Paddle Aside, Pipsqueaks: Big Kids Take Over Pool with Game of “Macro Polo”
Chaos unfolded this afternoon at the Evanston Rec Center as worlds collided. An army of first graders—heralded by little Billy Bratwurst—took the pool by storm for his sixth birthday party. Twenty minutes later, however, a horde of fifth-graders rolled in—with slightly-less-little Gregory Goggler at the helm. Another birthday party. The splishing and splashing ceased immediately.
After a flurry of pointing fingers, entitled cries, and insults too obscene for young ears or Flipside reader eyes, the parents who organized each party settled on the inevitable truth: their children had the audacity to be born on the same day.
“Of course we can’t share the pool with them!” Laura Bratwurst, Billy’s mother, exclaimed. “School policy mandates that the entire grade has to be invited. There’s no room for both.”
Gregory Goggler’s father, Jrejory, offered a different opinion: “I know there’s pee in that pool—we’re not getting in there.”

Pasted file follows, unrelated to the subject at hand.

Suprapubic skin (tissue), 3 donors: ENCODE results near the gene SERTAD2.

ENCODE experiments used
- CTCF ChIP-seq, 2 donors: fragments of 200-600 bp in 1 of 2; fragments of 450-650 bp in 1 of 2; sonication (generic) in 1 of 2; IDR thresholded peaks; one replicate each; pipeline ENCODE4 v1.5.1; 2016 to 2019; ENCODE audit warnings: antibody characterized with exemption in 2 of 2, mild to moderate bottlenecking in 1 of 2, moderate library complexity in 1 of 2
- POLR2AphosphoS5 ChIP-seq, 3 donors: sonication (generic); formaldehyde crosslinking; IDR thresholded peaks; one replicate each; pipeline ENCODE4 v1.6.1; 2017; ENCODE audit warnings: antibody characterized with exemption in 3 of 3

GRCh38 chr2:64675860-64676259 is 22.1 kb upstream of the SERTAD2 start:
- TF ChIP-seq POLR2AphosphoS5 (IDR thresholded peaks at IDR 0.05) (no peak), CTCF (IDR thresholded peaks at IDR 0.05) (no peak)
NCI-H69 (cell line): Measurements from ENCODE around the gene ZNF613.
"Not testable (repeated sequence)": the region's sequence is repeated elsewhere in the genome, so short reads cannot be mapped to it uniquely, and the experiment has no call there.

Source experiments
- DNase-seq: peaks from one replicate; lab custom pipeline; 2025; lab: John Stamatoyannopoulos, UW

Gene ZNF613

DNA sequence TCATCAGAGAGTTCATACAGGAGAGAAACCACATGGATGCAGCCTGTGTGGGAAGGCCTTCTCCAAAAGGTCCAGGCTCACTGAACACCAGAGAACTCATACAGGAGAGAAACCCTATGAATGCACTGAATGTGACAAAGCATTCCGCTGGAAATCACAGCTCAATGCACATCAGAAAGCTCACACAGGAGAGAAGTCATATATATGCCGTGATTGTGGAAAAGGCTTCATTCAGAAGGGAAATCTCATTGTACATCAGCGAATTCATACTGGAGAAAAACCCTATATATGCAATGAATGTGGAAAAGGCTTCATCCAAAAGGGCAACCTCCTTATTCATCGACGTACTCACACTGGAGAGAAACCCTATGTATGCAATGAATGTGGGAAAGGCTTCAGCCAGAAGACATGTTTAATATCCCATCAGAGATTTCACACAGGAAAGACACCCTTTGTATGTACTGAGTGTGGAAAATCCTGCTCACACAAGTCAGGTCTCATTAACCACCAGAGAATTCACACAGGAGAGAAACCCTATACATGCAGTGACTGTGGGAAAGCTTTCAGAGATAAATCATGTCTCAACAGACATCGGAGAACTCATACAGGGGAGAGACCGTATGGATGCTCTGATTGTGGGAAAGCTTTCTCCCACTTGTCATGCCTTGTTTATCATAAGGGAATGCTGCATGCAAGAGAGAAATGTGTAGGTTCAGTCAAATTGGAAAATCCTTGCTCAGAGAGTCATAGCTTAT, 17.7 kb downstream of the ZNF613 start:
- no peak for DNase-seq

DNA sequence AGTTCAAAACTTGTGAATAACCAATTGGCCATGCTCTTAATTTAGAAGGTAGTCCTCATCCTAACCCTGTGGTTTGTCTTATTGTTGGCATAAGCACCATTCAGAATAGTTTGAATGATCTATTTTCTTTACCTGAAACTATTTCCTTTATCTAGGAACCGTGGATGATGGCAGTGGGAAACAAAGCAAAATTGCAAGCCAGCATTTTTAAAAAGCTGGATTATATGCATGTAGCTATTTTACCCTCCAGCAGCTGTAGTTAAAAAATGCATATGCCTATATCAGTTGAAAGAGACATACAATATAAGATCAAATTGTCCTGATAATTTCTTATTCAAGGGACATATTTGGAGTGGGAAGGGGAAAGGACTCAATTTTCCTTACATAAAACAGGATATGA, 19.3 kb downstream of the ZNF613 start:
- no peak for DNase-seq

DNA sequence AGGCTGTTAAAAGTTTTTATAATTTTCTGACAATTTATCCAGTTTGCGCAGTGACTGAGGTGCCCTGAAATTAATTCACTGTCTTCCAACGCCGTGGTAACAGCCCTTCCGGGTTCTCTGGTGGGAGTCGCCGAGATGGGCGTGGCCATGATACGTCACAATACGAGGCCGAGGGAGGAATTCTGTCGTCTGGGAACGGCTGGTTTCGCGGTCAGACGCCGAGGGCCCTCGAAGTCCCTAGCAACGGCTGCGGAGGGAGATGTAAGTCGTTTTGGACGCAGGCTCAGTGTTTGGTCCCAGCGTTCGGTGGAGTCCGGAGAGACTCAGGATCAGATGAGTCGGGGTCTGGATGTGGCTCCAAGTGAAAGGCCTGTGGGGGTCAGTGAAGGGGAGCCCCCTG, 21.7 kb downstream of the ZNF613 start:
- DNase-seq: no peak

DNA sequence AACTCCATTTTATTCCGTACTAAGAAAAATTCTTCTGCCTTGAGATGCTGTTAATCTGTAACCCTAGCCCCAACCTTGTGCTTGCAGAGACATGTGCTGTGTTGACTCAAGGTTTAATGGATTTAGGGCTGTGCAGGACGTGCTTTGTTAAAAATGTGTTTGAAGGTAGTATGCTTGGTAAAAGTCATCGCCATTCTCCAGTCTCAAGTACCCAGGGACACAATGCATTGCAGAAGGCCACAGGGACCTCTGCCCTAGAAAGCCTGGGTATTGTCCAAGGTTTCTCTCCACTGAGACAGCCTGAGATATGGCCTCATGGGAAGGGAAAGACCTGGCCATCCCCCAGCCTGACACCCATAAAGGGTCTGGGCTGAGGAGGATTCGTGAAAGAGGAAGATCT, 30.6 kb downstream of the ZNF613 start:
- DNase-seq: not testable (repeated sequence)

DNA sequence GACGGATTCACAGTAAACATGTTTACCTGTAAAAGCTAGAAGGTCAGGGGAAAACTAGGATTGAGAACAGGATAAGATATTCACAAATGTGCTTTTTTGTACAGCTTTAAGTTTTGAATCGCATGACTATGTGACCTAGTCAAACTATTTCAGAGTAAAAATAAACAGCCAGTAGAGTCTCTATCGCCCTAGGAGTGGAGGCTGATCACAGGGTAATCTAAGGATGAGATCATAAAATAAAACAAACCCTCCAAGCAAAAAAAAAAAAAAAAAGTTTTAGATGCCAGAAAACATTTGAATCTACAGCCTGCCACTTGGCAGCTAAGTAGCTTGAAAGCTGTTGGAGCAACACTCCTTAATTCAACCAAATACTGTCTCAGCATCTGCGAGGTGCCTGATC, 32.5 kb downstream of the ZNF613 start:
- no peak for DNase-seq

Despite the parents’ desires, survival of the fittest steered the altercation towards a conclusion. With a single volley of thirty simultaneous cannonballs, the fifth graders launched the kindergarteners out of the pool—they all spilled out onto the tile in a lesson on water displacement that came about seven academic years too early.
The fifth graders, having conquered their new territory, began a version of Marco Polo that big kids—and only big kids—can play, for no reason other than the unspoken laws that bind elementary school age groups to their own kind. And so came forth a third birth on that fateful day: that of “Macro Polo.”